Why was my perception as an adult so different? Is this beauty so commonplace to them as Californians that it does not strike them?  Their school (Waldorf methods) teaches reverence from preschool onward. Was this effort backfiring? Or do children of this middle childhood age really not see meaning, beauty, significance like adults?

The child’s entire being is tuned to the future. Their hormones are dedicated to growth, their neural connections are being constantly sculpted in the profoundly active process of learning. Gopnik, Metlzoff, and Kuhl say “The most interesting thing about [babies] is their infinite capacity for wonder.”  But after the brief toddler years (the last time I can remember my children in rapture over a bug or flower) where does that wonder go?  I’m not suggesting children have lost this capacity because of technology or modern life, but that we are looking at it incorrectly.  A child stopping to review the day or a moment is putting a machine on pause for no purpose.  They are all absorption and no reflection.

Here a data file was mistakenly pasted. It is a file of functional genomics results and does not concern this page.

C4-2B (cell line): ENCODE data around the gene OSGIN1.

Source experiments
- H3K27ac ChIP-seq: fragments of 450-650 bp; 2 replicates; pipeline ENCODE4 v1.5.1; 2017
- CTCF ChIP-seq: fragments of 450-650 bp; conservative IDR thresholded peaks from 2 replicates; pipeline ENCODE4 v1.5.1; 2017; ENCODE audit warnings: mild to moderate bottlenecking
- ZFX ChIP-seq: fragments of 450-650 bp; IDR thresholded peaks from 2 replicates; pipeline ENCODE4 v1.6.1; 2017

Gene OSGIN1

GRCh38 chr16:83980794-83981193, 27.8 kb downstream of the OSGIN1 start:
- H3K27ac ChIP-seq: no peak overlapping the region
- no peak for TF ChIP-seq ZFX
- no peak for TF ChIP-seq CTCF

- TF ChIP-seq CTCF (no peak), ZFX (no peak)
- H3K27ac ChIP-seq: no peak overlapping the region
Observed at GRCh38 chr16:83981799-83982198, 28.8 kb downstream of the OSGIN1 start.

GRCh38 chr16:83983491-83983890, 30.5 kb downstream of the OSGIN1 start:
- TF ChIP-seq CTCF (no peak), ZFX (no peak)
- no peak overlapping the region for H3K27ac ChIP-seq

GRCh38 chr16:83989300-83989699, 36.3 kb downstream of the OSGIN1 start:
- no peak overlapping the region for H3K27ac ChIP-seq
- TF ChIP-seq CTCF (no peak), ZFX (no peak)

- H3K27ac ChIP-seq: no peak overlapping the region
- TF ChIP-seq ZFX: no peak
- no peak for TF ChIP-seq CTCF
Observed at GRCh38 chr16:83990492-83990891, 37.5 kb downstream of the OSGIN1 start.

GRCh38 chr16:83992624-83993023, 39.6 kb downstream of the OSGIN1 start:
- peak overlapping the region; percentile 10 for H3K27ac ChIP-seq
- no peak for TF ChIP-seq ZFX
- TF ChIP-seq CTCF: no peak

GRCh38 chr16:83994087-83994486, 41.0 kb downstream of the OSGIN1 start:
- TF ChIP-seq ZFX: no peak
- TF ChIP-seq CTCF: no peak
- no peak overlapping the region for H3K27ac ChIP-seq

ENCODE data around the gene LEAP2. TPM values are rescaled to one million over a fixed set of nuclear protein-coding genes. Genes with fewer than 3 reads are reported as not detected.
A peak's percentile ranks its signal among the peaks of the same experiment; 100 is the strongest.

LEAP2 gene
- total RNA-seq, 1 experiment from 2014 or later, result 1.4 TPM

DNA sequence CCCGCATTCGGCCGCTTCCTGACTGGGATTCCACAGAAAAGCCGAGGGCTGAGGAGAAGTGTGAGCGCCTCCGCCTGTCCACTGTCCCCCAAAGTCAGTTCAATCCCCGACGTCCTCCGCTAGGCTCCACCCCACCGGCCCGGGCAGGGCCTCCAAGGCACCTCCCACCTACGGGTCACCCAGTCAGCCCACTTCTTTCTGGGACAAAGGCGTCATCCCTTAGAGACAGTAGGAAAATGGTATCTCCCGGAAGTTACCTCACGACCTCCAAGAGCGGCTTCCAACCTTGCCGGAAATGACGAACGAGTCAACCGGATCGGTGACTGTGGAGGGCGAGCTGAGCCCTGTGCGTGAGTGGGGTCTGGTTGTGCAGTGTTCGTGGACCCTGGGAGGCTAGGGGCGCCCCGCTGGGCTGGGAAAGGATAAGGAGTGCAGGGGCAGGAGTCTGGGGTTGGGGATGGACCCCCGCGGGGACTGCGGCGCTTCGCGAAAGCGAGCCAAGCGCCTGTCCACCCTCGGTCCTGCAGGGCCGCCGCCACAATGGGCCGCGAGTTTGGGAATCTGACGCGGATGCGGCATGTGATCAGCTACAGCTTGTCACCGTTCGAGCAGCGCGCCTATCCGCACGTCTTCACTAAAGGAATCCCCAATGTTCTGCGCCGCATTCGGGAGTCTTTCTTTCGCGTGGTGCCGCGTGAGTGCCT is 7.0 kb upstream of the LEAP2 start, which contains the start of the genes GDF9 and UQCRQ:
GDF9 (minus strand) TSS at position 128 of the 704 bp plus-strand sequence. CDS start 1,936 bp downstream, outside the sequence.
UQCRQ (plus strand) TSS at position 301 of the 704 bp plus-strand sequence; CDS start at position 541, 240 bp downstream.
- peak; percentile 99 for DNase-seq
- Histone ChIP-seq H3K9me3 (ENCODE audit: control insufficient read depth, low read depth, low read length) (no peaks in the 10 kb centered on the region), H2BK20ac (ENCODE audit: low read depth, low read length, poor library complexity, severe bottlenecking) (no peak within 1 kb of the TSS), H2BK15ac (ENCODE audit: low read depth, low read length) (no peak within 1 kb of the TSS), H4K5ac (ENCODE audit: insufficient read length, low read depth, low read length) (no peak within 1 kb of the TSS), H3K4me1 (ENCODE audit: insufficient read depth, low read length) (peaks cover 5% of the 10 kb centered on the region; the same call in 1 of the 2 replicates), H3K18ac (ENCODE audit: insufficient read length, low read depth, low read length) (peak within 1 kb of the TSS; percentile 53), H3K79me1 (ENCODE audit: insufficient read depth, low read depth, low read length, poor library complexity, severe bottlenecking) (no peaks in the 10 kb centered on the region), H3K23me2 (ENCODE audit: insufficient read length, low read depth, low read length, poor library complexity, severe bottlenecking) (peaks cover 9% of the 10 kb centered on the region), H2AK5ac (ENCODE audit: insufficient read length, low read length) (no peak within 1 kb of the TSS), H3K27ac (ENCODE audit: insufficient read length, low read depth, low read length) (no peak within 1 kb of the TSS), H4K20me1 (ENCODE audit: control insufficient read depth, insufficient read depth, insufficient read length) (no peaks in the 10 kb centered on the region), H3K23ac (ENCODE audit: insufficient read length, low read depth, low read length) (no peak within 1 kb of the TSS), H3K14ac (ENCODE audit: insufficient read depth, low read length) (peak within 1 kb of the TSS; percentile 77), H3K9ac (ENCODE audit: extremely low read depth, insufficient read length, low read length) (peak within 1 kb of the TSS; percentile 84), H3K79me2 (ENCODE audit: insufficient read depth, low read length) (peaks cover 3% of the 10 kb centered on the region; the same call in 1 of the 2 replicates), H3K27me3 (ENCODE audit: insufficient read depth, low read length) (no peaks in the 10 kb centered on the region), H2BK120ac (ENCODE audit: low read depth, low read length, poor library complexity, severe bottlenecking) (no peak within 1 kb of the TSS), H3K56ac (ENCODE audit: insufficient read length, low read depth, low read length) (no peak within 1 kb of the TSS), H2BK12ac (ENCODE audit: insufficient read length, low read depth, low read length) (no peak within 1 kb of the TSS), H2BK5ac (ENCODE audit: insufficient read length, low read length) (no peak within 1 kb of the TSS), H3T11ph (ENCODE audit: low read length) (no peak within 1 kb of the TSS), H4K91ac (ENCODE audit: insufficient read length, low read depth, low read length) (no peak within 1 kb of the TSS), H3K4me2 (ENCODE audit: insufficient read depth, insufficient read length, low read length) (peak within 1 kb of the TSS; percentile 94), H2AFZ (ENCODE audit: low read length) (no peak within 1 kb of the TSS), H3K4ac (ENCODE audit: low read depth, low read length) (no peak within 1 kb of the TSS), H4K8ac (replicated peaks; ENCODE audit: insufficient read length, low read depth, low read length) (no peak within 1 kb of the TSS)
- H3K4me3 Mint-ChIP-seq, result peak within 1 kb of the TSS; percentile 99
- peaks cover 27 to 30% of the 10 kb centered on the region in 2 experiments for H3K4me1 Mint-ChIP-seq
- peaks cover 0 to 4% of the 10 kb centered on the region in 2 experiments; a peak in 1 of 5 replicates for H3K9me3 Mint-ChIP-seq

Now that scientists have the ability to see the living brain through MRI’s, we know, literally, the color of our differences. As our brains develop, grey matter turns white. This is due to the development of a fatty layer around the neurons called the myelin sheath, which doesn’t completely develop in the frontal lobe until our mid-twenties. This coating allows for quicker neural conductivity across longer, broader regions of the brain. It provides for better decision making and stronger impulse control. Actions and consequences are connected by a superhighway in the mature brain. But in the young brain, that super highway hasn’t been built – it’s a tangle of city streets. The sheath aids in drawing connections between concepts, and as more myelin is laid down over the years, it contributes to what we call the “wisdom” of elders. But the paucity of myelin is part of what gives kids that endearing (or maddening) randomness about them.